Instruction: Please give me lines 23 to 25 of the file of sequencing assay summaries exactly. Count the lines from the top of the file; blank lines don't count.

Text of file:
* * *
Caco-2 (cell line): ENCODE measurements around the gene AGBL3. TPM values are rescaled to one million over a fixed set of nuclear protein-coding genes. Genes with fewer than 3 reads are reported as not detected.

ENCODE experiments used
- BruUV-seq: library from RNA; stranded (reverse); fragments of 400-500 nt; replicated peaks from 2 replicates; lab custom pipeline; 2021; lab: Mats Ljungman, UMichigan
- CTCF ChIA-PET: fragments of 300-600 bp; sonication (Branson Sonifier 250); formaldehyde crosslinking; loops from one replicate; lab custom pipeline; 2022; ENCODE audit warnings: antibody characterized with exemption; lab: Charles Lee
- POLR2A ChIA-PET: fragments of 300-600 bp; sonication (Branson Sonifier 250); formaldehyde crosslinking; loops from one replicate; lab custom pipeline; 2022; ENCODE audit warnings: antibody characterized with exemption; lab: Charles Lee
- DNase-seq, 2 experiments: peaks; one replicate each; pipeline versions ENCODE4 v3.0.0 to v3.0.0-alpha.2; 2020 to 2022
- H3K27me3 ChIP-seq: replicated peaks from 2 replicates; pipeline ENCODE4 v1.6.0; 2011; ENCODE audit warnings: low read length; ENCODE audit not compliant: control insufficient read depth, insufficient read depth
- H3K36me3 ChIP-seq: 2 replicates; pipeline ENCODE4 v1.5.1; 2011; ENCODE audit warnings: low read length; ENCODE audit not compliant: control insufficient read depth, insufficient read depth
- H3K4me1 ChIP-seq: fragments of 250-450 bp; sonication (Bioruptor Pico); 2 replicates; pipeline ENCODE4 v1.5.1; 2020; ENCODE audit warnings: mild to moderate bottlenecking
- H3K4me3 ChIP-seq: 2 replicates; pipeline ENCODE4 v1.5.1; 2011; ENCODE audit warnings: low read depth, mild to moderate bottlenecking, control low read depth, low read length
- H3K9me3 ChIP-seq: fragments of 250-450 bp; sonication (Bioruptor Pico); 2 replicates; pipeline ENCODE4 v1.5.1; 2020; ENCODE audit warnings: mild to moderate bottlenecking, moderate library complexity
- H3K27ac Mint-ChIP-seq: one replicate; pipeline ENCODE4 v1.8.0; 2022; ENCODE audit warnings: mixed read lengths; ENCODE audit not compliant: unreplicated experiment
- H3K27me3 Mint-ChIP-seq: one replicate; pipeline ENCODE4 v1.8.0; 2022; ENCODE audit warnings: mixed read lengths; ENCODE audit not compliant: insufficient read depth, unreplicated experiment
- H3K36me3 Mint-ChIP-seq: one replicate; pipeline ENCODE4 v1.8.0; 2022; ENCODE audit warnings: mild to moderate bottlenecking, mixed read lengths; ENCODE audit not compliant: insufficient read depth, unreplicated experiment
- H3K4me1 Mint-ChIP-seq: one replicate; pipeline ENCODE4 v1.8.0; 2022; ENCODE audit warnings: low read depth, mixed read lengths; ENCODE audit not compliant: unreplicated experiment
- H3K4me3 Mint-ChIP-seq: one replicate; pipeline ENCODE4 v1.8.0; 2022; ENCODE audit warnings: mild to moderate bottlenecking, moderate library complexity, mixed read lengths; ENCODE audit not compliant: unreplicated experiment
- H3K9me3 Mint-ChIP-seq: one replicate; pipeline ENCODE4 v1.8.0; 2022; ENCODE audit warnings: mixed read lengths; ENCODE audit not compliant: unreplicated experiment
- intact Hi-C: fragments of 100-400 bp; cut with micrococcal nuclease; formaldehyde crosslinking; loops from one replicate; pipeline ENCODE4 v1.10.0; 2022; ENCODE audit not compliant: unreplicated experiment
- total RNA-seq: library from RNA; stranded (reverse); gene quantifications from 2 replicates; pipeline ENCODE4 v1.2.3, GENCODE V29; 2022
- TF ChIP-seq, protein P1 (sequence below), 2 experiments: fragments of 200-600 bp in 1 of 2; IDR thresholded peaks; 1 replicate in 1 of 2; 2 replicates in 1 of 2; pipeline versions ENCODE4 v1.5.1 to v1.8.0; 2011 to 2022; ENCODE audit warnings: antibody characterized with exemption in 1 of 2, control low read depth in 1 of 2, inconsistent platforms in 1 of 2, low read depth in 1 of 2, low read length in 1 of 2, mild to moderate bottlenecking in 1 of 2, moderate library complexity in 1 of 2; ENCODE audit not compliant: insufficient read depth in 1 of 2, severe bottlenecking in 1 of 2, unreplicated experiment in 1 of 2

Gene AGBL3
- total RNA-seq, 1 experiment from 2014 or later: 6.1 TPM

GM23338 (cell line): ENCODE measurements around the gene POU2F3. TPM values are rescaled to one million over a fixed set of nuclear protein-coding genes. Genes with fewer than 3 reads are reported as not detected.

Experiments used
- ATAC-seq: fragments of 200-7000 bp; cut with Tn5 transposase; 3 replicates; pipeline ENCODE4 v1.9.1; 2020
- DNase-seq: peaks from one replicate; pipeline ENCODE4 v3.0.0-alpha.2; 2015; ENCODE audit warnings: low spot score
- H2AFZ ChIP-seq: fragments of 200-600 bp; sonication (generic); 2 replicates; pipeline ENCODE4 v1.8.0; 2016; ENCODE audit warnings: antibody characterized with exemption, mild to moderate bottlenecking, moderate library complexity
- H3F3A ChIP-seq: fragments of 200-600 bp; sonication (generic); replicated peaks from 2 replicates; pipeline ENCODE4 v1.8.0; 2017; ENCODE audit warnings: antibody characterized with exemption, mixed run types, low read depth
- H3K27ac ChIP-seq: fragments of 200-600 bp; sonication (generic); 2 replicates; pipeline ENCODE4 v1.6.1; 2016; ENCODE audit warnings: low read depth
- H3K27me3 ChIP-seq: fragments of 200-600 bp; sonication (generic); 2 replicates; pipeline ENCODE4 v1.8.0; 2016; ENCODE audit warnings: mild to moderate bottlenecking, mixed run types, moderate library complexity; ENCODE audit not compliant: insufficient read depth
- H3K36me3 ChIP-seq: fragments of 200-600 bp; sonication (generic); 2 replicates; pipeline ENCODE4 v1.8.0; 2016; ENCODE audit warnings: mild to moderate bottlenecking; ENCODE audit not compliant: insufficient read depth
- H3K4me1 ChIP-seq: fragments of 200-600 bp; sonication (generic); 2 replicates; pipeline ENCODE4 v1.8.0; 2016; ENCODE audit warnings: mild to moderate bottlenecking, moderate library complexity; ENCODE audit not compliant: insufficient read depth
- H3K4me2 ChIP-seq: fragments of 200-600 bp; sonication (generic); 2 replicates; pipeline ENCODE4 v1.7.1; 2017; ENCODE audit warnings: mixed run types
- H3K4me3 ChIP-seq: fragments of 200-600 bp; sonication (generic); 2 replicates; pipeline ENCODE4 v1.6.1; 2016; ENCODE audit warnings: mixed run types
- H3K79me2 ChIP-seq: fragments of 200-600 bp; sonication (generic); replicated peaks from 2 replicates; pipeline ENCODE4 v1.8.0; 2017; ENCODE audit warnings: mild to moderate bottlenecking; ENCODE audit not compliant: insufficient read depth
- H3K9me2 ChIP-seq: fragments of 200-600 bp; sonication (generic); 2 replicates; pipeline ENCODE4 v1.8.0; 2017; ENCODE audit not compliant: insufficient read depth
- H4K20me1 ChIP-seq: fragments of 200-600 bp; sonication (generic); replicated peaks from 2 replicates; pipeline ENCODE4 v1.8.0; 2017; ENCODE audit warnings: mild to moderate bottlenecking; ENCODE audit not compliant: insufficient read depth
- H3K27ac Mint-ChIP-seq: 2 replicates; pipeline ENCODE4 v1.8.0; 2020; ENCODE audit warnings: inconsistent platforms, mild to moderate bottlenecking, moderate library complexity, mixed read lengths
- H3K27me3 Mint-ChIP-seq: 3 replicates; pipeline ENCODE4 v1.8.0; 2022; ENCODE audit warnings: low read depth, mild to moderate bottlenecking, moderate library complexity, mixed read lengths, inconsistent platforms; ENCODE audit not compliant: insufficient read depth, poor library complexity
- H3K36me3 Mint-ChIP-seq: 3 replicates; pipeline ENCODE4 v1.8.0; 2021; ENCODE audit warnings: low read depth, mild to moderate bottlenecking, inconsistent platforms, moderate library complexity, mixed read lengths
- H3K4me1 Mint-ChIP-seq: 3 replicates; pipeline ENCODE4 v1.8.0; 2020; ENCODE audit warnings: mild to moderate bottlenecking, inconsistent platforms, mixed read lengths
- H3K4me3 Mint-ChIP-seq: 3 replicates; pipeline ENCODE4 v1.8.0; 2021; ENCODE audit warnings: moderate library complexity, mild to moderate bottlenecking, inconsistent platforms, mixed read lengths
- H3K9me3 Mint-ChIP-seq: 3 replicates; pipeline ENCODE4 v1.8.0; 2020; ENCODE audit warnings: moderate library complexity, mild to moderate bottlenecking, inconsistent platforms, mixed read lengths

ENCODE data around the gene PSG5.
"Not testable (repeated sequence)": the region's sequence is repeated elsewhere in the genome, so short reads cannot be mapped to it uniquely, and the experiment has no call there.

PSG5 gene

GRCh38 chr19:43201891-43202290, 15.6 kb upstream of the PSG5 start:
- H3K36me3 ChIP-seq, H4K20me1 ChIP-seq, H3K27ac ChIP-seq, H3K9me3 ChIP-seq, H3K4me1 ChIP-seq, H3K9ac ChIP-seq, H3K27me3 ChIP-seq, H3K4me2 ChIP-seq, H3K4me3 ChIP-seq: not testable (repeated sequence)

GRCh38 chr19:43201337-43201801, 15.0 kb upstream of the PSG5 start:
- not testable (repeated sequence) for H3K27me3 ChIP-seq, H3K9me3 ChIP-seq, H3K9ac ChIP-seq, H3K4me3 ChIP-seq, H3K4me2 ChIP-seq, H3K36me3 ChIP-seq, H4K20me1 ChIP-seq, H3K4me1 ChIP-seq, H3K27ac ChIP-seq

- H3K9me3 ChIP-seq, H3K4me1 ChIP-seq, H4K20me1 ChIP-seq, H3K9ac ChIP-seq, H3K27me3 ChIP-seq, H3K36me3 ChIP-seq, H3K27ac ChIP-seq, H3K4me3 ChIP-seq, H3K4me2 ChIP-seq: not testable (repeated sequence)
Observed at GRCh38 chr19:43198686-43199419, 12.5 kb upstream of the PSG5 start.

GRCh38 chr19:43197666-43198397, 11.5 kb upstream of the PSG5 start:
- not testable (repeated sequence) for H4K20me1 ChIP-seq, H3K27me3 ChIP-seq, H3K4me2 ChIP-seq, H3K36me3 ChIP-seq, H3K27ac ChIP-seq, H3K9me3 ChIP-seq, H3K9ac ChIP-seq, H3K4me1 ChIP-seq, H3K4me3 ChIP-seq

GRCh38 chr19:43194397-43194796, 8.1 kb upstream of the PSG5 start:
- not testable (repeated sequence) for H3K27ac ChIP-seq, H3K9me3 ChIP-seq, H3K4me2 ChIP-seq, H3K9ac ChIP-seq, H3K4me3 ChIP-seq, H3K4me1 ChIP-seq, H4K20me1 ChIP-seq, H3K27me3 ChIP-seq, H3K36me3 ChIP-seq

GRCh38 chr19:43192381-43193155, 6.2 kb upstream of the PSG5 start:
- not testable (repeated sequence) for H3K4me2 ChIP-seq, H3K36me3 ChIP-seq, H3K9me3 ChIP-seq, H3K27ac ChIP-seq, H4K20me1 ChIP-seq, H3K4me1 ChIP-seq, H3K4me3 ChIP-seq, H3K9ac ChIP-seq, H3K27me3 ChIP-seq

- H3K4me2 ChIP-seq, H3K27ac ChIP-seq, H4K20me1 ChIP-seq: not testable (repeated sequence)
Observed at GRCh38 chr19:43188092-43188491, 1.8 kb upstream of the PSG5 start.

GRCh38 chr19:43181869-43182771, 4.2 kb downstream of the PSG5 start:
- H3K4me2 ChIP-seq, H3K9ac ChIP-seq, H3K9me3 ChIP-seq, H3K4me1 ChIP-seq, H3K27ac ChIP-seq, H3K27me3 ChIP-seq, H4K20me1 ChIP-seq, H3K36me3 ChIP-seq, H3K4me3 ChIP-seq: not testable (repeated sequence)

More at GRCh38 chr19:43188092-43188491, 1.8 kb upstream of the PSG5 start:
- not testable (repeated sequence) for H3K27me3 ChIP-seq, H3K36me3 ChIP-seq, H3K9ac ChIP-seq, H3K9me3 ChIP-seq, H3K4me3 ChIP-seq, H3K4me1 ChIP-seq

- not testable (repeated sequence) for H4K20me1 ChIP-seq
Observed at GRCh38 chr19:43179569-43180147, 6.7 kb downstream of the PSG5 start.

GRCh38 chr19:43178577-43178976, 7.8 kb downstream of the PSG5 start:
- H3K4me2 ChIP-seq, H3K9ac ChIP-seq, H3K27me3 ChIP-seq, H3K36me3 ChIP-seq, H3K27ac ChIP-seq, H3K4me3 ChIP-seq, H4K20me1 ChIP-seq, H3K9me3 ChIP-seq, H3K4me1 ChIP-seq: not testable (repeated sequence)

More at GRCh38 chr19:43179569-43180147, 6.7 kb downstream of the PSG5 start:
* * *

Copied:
GM23338 (cell line): ENCODE measurements around the gene POU2F3. TPM values are rescaled to one million over a fixed set of nuclear protein-coding genes. Genes with fewer than 3 reads are reported as not detected.

Experiments used
- ATAC-seq: fragments of 200-7000 bp; cut with Tn5 transposase; 3 replicates; pipeline ENCODE4 v1.9.1; 2020